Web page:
Everyone is probably wondering whether the price crisis will cause unemployment. Unemployment in times of inflation is an interesting phenomenon. According to the theory of economist William Phillips, the relationship between inflation and unemployment is inversely proportional. In other words, when the unemployment rate is low, wages and prices rise quickly, and the reverse is also true – when unemployment is high, wages and prices rise slowly or fall.
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Although the Phillips curve is a familiar concept, there are several cases where it has been shown not to work as a rule of thumb. Already in the 1970s, it was shown that periods of stagflation, i.e. high inflation and unemployment, are possible. Phillips himself warned as early as 1958 that this relationship is valid only when there are no strong external shocks to the prices of input goods (such as high energy prices). At the same time, small and open economies such as Croatia are particularly vulnerable.
According to economic indicators, nominal wages in the Republic of Croatia are growing nominally by 7.5% per year, but in reality much less due to cost shocks. In other words, real wages are actually falling. This means that work in Croatia becomes cheaper, which in itself maintains employment and prevents a large increase in unemployment. From this, it could be concluded that Croatia is not currently threatened by a decline in employment.
Of course, the question that arises in everyone’s mind is whether Croatia is moving towards a period of stagflation, i.e. high inflation and high unemployment. There are several types of relationships between inflation and unemployment. As prices rise, companies may start cutting costs and even lay off employees to maintain a positive level of income. The rise in prices also causes a drop in the general consumption of goods, which can lead to reduced demand for products and a drop in the income of companies, which again have to lay off workers. This is why inflation can still cause unemployment to rise.
However, there is also inflation in which price growth is triggered by an increase in demand, so companies are looking for new employees to increase their productivity and thus their supply. That is why unemployment can decrease during periods of inflation. The current crisis does not appear to be a crisis in which demand has increased, so a significant drop in unemployment cannot be expected.
Furthermore, compared to USA, Europe is months behind and is waiting for the transition from the study of monetary policy to the stage of awareness of economic contraction. Europe is even experiencing labor shortages in some occupations, which could result in wage growth at the international level for certain occupations.
In Croatia, further recovery of the service sector is to be expected, which is increasingly looking for workers whose wages are lower than those in other professions, but due to demand, they are now growing faster than others. That’s why it’s worth checking the Štoradiš.hr portal to check job offers.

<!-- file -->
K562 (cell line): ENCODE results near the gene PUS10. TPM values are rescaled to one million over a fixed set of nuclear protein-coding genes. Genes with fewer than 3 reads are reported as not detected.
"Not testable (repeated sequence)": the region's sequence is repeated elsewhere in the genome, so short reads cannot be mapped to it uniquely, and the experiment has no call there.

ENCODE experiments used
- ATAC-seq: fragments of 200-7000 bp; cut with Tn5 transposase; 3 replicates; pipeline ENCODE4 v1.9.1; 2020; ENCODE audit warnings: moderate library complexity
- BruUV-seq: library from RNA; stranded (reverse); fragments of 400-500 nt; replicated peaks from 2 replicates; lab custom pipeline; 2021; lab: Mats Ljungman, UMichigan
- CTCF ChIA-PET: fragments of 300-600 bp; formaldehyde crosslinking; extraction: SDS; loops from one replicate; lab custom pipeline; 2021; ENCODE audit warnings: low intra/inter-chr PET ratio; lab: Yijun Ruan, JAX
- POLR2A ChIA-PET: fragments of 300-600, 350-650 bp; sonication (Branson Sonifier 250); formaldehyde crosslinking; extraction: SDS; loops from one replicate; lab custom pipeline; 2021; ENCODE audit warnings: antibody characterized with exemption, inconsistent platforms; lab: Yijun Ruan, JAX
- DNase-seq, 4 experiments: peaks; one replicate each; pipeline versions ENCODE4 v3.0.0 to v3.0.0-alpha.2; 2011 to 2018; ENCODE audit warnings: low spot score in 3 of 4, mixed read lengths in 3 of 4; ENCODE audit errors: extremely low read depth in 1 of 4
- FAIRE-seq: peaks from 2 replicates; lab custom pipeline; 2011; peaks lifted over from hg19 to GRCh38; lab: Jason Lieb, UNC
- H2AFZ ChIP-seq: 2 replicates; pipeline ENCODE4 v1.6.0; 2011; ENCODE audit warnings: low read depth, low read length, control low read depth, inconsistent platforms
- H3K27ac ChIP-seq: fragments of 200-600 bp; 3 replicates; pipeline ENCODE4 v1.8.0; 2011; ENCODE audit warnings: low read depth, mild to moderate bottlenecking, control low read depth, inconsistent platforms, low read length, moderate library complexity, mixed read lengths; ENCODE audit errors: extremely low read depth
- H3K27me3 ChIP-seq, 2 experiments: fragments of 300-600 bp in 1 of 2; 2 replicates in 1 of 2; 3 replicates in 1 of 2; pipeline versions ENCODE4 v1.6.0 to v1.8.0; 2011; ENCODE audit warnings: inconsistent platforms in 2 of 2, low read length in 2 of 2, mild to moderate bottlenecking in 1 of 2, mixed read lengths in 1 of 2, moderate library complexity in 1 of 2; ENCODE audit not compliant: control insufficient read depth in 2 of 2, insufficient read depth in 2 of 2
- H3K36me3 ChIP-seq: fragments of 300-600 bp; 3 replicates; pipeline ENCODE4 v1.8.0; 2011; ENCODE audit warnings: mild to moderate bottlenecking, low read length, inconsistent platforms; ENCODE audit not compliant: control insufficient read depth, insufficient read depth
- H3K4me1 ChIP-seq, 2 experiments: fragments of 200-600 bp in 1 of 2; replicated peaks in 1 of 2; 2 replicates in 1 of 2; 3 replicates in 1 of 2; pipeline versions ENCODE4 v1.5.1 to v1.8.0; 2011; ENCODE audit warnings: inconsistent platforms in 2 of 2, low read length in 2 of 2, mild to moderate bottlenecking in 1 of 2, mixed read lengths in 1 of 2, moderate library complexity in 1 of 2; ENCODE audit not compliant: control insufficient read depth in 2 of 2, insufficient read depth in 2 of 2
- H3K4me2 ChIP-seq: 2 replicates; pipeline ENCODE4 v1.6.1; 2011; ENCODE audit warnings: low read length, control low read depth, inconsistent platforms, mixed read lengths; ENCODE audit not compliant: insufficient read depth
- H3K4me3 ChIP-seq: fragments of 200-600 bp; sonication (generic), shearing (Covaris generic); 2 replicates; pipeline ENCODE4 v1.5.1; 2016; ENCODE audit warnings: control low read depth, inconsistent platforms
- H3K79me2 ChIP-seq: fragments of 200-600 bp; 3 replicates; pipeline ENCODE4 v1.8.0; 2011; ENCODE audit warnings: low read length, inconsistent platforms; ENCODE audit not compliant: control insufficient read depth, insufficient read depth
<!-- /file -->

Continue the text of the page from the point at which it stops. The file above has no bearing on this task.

Although it is unknown whether there will be a significant increase in unemployment, a combination of factors indicates that the European economy is more resistant to energy shocks, the war in Ukraine, and accumulated logistical problems than expected, so Europe is only on the brink of recession and the corresponding increase in unemployment.
According to the IMD report from mid-2022, Croatia has shown moderate progress in terms of economic freedom, market deregulation, and ease of doing business. Croatia stopped being at the back of the EU countries and moved closer to countries like Latvia and Slovakia. It advanced by 11 places in terms of state efficiency and is now ahead of Slovakia, Poland, Romania, Bulgaria, Spain, and Italy.
The conclusion about employment during the recession is that the drop in real wages or living standards replaced unemployment. Instead of people losing their jobs, their wages lose value. According to data from the ILO, from 1999 to last year, 2022, Croatia achieved a wage growth of only 1%. Companies currently do not need to lay off workers because they have more capital than before the Great Recession.
Because of this, it is more profitable for them to keep workers than to go through the risky process of firing, paying severance pay, and other costs, only to have to hire new workers again after a certain period. The problem is not unemployment but that wages are losing their real value, and this could create strong competition in certain branches of the economy to attract the best workers from programmers to chefs.
One of the key problems in Croatia is long-term (not short-term) unemployment, which has several causes, but also several remedies. One of them is a career change or retraining. You can check which occupations are in demand on the Štoradiš.hr portal.
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Author: Goran Mihelčić